|Left to right: John Scieszka ("the first ambassador"), |
newly-named ambassador Kate DiCamillo,
and past ambassador Katherine Paterson
Kate, dressed in jeans and with her trademark wildish blonde hair, was there, of course. So was Katherine Paterson, the second children’s author to hold the ambassador’s post. which was created in 2008 by the Library of Congress and the Children’s Book Council. Walter Dean Myers, the third ambassador, couldn’t make it, but,of course, Jon was there; he is, as he pointedly noted (with his trademark humorous, sly smile), “the first ambassador.”
True enough, and it’s always wonderful to see the way Jon can work the crowd, which at Thursday’s packed event was composed of equal amounts of kids and grown-ups. Each of the ambassadors got to say a few words, and although all of them seemed a bit surprised by the fact that they had to “make a brief speech,” all of them handled the assignment with aplomb.
Jon began by reading from the hilarious new book “Battle Bunny,” which he co-wrote with Mac Barnett. The book, which features pages on which it looks like a child scribbled and created his own story, is incredibly creative and quite subversive. (Kids can try doing this on their own with a template created by Jon and Mac).
From reading about Battle Bunny’s fight for dominance over a pastoral landscape, Jon turned to reminiscing about his days as “the first ambassador,” with all its attendant – and often hyped, by Jon of course -- powers.
“I’ve handed over (to Kate) the keys to the ambassadorial limousine and helicopter. But the jetpack? I’m keeping it!” Jon said.
The best thing, Jon argued, is the fact that, as ambassador, “you get to do whatever you want.” He then turned to Kate and said: “What do you think about that?”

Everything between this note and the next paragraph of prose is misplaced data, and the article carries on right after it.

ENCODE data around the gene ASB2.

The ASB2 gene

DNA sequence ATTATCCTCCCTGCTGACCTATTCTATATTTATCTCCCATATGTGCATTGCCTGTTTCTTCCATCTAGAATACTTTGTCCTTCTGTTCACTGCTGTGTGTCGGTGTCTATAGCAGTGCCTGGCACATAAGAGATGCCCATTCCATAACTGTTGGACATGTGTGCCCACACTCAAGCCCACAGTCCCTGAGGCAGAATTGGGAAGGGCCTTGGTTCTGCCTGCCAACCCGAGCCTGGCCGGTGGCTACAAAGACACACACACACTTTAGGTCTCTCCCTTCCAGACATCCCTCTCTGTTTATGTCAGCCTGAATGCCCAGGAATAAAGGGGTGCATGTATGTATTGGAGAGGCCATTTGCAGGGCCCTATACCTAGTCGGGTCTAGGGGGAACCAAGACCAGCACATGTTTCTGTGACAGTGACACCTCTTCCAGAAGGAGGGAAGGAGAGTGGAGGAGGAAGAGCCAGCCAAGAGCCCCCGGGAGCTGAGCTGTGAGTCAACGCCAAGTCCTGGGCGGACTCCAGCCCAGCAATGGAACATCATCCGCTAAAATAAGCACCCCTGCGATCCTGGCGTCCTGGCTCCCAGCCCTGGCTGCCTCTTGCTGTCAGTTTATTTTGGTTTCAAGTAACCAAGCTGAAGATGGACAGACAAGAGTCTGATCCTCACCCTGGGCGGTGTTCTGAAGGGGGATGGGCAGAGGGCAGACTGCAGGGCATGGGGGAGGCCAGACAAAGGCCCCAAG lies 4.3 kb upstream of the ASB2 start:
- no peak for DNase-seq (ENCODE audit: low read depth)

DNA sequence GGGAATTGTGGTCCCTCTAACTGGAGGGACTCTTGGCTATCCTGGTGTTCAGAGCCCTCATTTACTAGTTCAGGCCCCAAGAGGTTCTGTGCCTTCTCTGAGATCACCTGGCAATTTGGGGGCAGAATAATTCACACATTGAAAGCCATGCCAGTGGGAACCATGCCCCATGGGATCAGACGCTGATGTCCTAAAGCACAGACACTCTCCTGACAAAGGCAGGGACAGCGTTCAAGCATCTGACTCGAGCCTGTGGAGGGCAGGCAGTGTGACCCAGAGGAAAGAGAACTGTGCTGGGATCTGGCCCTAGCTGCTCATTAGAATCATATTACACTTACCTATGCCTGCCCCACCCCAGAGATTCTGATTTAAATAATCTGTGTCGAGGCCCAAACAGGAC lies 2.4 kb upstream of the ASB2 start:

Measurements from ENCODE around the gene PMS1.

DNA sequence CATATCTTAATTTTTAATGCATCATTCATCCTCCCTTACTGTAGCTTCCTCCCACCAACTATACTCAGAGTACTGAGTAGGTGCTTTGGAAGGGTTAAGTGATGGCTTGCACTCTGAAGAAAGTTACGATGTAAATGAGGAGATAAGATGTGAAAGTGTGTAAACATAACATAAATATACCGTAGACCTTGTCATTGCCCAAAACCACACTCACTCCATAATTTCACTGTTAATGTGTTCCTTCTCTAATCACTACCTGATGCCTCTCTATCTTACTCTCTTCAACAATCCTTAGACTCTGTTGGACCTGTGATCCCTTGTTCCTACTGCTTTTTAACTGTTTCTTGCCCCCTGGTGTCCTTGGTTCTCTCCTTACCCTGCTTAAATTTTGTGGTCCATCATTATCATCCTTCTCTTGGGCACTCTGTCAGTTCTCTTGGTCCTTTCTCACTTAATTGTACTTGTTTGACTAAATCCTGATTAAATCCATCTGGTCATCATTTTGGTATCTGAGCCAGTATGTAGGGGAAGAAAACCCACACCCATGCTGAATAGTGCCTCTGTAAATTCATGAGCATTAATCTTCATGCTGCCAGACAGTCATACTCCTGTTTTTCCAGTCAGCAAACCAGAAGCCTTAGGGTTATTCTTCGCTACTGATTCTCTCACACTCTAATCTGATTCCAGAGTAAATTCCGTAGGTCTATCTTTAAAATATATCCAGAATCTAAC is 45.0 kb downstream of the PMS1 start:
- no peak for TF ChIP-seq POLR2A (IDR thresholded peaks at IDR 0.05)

“That’s alarming,” Kate replied.
For Kate, the request that she become the new national ambassador was both a shock and an invitation. In talking about how it feels to take on the job, Kate alluded to her latest children’s novel, “Flora & Ulysses,” which stars a squirrel that is sucked up by a vacuum cleaner and miraculously emerges with super-hero powers.
“Basically, I feel like I have been vacuumed up and turned into something much more interesting that I actually am,” Kate said. Then she jokingly added: “Every time I get intimidated about the job, I think to myself, ‘Well, Jon did it!’”
And Jon – as is his wont – talked about the fun things that come with being the ambassador, including the time that another children’s author, David Shannon, talked a couple of hundred kindergarten students into bowing when Jon – the ambassador! – walked into the room.
Jon also coyly refused to deny a rumor that, as ambassador, he was sometimes carried around when he visited classrooms in schools. So, when a kid asked Kate why she wanted to be the new ambassador, she was ready.
“I want to be the ambassador because in a strange, but important way, stories changed my life. That’s the serious answer. The non-serious answer is that I would like to be carried around the room like Jon Scieszka!”
When another child asked the ambassadors to pick their favorite books, Kate answered: “Oh, I can’t pick a favorite. I love them all.” She then compared her books to children and said that one child would be crushed if she, as a parent, loved another one more.
Predictably, Jon had no such qualms when choosing his favorites among the books he has authored. “I would say either ‘The Stinky Cheese Man’ or ‘Battle Bunny’ or ‘The True Story of the Three Pigs.’ The rest of them can just cry their eyes out,” he laughed.
Finally, the ambassadors were asked which authors or books have inspired them. Katherine, 81, responded that “you can tell my age immediately when I say that it was ‘The Secret Garden’ (written by Frances Hodgson Burnett) and ‘The Yearling’ (by Marjorie Rawlings).” In fact, Katherine said that she re-read “The Yearling” years later “and I realized how much echoes I recognized in my own writing.’
For Kate, a self-described late bloomer, the books that have inspired her include Katherine’s Newbery Medal-winning “Bridge to Terebithia” and “The Watsons Go to Biringham 1963” by Christopher Paul Curtis.
“Those books opened up something inside of me and I thought, ‘I want to do that,’” Kate said.
As usual, Jon had the last word(s). “Well, as a child, I was very into zen philosophy,” he deadpanned. “And I loved ‘Go, Dog, Go’ (by P.D. Eastman). Remember the way the yellow dog goes up and the blue dog goes down. Very zen! You can’t argue with it. But my very favorite part was when they had a giant party up in a tree. That’s just so cool!”